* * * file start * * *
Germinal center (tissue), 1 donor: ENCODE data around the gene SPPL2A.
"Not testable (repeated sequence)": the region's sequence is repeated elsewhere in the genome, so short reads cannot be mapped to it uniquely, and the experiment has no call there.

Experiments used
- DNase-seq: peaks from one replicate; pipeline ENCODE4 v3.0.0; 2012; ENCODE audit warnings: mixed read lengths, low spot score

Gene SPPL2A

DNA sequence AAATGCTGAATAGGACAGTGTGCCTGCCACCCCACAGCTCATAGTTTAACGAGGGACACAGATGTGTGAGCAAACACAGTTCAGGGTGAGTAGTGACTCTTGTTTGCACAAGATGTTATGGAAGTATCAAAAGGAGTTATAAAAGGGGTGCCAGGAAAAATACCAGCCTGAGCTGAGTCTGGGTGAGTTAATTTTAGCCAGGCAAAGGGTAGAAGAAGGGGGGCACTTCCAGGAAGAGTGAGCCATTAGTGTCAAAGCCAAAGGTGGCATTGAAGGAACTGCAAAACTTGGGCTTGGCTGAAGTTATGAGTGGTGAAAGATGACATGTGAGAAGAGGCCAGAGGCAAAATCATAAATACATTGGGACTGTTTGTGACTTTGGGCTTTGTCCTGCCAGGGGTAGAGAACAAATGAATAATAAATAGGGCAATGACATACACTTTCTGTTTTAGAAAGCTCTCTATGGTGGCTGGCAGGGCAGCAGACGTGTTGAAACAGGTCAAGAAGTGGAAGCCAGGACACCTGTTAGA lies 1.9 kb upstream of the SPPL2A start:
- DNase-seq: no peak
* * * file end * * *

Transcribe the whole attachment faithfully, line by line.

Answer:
Germinal center (tissue), 1 donor: ENCODE data around the gene SPPL2A.
"Not testable (repeated sequence)": the region's sequence is repeated elsewhere in the genome, so short reads cannot be mapped to it uniquely, and the experiment has no call there.

Experiments used
- DNase-seq: peaks from one replicate; pipeline ENCODE4 v3.0.0; 2012; ENCODE audit warnings: mixed read lengths, low spot score

Gene SPPL2A

DNA sequence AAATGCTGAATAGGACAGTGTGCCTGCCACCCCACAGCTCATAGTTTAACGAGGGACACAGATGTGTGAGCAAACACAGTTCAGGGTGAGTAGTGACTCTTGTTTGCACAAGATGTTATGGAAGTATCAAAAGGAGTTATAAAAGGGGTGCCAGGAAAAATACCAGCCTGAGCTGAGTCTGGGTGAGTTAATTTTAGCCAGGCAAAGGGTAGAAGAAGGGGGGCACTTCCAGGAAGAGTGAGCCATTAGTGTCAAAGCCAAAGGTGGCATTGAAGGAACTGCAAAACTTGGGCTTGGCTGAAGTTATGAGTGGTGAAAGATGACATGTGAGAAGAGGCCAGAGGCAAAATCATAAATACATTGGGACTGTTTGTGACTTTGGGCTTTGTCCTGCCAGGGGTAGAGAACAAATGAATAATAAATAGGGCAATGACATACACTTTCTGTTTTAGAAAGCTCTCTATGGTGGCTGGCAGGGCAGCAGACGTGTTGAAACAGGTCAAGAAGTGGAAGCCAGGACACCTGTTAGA lies 1.9 kb upstream of the SPPL2A start:
- DNase-seq: no peak